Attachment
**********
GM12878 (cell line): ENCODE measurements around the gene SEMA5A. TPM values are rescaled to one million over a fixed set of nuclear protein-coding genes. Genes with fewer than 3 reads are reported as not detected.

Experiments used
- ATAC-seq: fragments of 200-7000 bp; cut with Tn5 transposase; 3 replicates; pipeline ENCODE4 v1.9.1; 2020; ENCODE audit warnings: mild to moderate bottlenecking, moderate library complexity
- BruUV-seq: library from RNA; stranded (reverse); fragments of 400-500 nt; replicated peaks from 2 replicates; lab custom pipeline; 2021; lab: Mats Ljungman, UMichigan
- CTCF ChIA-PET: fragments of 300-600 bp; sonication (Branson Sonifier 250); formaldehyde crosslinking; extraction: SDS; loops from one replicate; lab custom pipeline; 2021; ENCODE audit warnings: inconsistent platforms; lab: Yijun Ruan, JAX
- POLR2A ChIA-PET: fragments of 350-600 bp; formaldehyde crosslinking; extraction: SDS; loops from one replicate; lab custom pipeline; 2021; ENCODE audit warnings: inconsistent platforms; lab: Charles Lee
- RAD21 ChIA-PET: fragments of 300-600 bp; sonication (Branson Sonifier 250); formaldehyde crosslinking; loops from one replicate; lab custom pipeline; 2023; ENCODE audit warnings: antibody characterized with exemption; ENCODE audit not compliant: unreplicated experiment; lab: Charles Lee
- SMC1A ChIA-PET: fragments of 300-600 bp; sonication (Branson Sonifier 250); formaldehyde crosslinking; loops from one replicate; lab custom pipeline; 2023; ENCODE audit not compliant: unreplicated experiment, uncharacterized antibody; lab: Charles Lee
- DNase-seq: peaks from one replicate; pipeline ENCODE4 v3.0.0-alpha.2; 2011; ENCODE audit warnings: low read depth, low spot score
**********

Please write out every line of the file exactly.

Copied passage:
GM12878 (cell line): ENCODE measurements around the gene SEMA5A. TPM values are rescaled to one million over a fixed set of nuclear protein-coding genes. Genes with fewer than 3 reads are reported as not detected.

Experiments used
- ATAC-seq: fragments of 200-7000 bp; cut with Tn5 transposase; 3 replicates; pipeline ENCODE4 v1.9.1; 2020; ENCODE audit warnings: mild to moderate bottlenecking, moderate library complexity
- BruUV-seq: library from RNA; stranded (reverse); fragments of 400-500 nt; replicated peaks from 2 replicates; lab custom pipeline; 2021; lab: Mats Ljungman, UMichigan
- CTCF ChIA-PET: fragments of 300-600 bp; sonication (Branson Sonifier 250); formaldehyde crosslinking; extraction: SDS; loops from one replicate; lab custom pipeline; 2021; ENCODE audit warnings: inconsistent platforms; lab: Yijun Ruan, JAX
- POLR2A ChIA-PET: fragments of 350-600 bp; formaldehyde crosslinking; extraction: SDS; loops from one replicate; lab custom pipeline; 2021; ENCODE audit warnings: inconsistent platforms; lab: Charles Lee
- RAD21 ChIA-PET: fragments of 300-600 bp; sonication (Branson Sonifier 250); formaldehyde crosslinking; loops from one replicate; lab custom pipeline; 2023; ENCODE audit warnings: antibody characterized with exemption; ENCODE audit not compliant: unreplicated experiment; lab: Charles Lee
- SMC1A ChIA-PET: fragments of 300-600 bp; sonication (Branson Sonifier 250); formaldehyde crosslinking; loops from one replicate; lab custom pipeline; 2023; ENCODE audit not compliant: unreplicated experiment, uncharacterized antibody; lab: Charles Lee
- DNase-seq: peaks from one replicate; pipeline ENCODE4 v3.0.0-alpha.2; 2011; ENCODE audit warnings: low read depth, low spot score